There is so much more to Sydney than just the central business district (CBD). The city has a great number of suburbs with unique qualities.
While I was in Sydney, I was able to visit a few of the city’s suburbs. So here is some information about each of the suburbs to give you an idea of what to do and see outside of the city center.
Bondi Beach is perhaps the most iconic of Sydney’s beaches. And it is conveniently close to the CBD; the suburb lies about 7 kilometers east of the city center. The beach is a beautiful stretch of soft, white sand with clear water. A nearby gently sloping grassy hill provides a good alternative for sunbathing if you don’t like sand but still want to enjoy ocean views.
The beach is a popular spot for surfing. The southern end has a strong rip current that produces sizable waves that consistently crash near the shore. If you prefer to swim, head toward the much calmer northern end of the beach. There are usually yellow and red flags up to mark the areas that are safe for swimming. If you enjoy a long walk with beautiful views, check out the Bondi to Coogee Coastal Walk. It offers stunning views along the coast. And in October and November, the area is an outdoor exhibition featuring sculptures from local and international artists during Sculpture by the Sea.
The suburb has a mix of upscale and budget restaurants, cafés and bars. There are also a number of boutique street stalls and beachfront dining options. Bondi Beach is one of the most visited and photographed tourist locations in Australia, so it is a definite must see when in Sydney.
Manly is a little beach suburb with ample shops and restaurants. It is a quaint area with some beautiful beaches, the most notable of which is Manly Beach. Manly is 17 kilometers northeast of the city and is best reached by taking a 30-minute ferry ride from Circular Quay. The ride costs about $16 round trip.
You can take a bus (or a combination of buses) for a bit cheaper and twice as long of a journey, but it’d be a shame to visit Sydney and not get out on the harbour. Taking the ferry to Manly is a win-win, because you’re transported to the area, and you get some great views of the city and its iconic structures. There are a couple of options for privately run ferries, which get you there about 10 minutes faster, but cost slightly more.
Once you arrive in Manly, stroll around the shops and eateries that line the streets near Manly Wharf. There are two beaches beside the wharf, but I recommend taking the short walk through the streets to Manly Beach. Manly Beach is much larger and has better sand. You can also visit the markets at the Manly Market Place on the weekends from 9 a.m. to 5 p.m.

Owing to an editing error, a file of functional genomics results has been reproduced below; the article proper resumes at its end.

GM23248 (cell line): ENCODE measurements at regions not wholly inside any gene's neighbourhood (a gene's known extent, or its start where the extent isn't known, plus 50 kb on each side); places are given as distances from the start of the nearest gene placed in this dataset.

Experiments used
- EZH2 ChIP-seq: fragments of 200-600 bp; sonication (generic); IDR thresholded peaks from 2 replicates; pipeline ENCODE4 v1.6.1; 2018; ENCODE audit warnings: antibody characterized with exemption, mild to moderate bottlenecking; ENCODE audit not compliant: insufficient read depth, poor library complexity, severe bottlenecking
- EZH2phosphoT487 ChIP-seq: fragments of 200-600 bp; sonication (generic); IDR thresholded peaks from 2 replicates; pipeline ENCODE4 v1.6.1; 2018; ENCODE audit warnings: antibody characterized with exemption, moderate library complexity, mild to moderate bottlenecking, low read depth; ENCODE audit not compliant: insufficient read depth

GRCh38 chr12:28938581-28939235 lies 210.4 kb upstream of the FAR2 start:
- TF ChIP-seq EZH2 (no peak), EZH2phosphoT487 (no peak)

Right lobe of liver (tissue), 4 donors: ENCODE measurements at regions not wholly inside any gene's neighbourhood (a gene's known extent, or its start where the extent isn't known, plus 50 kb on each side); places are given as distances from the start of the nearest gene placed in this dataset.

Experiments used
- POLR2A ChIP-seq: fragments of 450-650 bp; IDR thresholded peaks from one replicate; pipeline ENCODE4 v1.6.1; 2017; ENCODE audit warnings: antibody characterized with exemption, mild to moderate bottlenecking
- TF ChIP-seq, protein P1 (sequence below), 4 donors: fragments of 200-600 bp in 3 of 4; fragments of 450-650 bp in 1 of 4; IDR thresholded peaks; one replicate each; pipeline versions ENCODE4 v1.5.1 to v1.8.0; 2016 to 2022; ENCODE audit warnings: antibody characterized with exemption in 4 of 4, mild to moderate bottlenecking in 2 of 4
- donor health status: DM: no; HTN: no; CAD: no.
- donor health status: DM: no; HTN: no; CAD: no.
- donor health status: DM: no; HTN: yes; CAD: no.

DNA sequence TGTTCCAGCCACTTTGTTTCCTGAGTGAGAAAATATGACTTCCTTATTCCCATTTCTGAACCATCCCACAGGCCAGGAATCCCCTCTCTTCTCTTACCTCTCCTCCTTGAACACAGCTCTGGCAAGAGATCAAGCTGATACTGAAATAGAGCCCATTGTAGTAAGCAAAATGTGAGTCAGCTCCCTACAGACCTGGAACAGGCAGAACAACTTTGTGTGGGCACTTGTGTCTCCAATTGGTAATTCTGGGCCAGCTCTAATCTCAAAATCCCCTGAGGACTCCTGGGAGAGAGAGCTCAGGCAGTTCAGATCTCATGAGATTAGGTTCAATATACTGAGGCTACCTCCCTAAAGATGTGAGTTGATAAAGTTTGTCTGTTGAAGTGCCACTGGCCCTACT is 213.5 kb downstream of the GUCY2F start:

Kings Cross is a bit of a seedy area, but it has its charms. The suburb is about 2 kilometers east of the CBD. The main street is Darlinghurst Road, which is filled with bars, strip clubs, nightclubs and restaurants. Kings Cross is the area to party in; party of all sorts, as it is the red-light district and has a substantial drug presence.
Whether it is cause and effect, or correlation, Kings Cross is also one of the most prevalent spots for cheap backpacker accommodation. There are a number of cheap hostels in the area. I stayed at Hump Backpackers hostel in Kings Cross. I would happily stay there again; the facilities are well kept and the staff is welcoming and helpful, so long as you catch them within the allotted reception hours. I felt pretty safe staying in the Cross, but it is wise to be vigilant when walking around, especially at night.
Newtown is a popular area for students and people on a budget. The suburb, which is right by the University of Sydney, is full of cheap and eclectic shopping, dining and entertainment options. King Street is the main entertainment and commercial area, with large numbers of funky cafés, quirky restaurants, and interesting bars featuring a huge variety of international food. It is also a great place to shop on a budget as well as see live music and theatrical performances. Newtown is in the inner west, about 4 kilometers southwest of the CBD.
In November each year, the suburb holds the Newtown Festival. It is a one-day event. The festival is huge and has a lot going on. There are multiple live performances, crafty stalls, merchants, food stalls and so much more. The festival has a large array of food and goods vendors. If you happen to be in Sydney during the festival, definitely make your way there, but expect massive crowds. Entrance is on a donation basis, and that money is used to fund services for the local community.
Paddington is the area for designer fashion. Oxford Street is the main shopping strip with specialty shops and clothing boutiques. You’ll also find salons, bookstores, cafés and restaurants. The suburb is about 3 kilometers east of the CBD.
The Paddington Markets are held from 10 a.m. to 4 p.m. on Saturdays. in the Paddington Uniting Church grounds. The markets feature local craftspeople, fashion designers, artists and jewelry makers. There are a few food vendors, but it is mostly centered on goods and clothing. It is a bit more upscale and slightly pricier than other markets.
I wouldn’t say you need to go out of your way to visit the market or the suburb. But if you have extra time or you enjoy boutique fashion, pop by for a quick browse around Oxford Street and the market if it happens to be a Saturday.
Visit the Sydney Public Transport website to plan your visit around Sydney. Currently, some trains, buses and ferries are allowing individual ticket purchases, but soon the system will be changed over to the Opal card. The cards are free and are available at many convenient stores and stations. To learn more about the system, visit the website.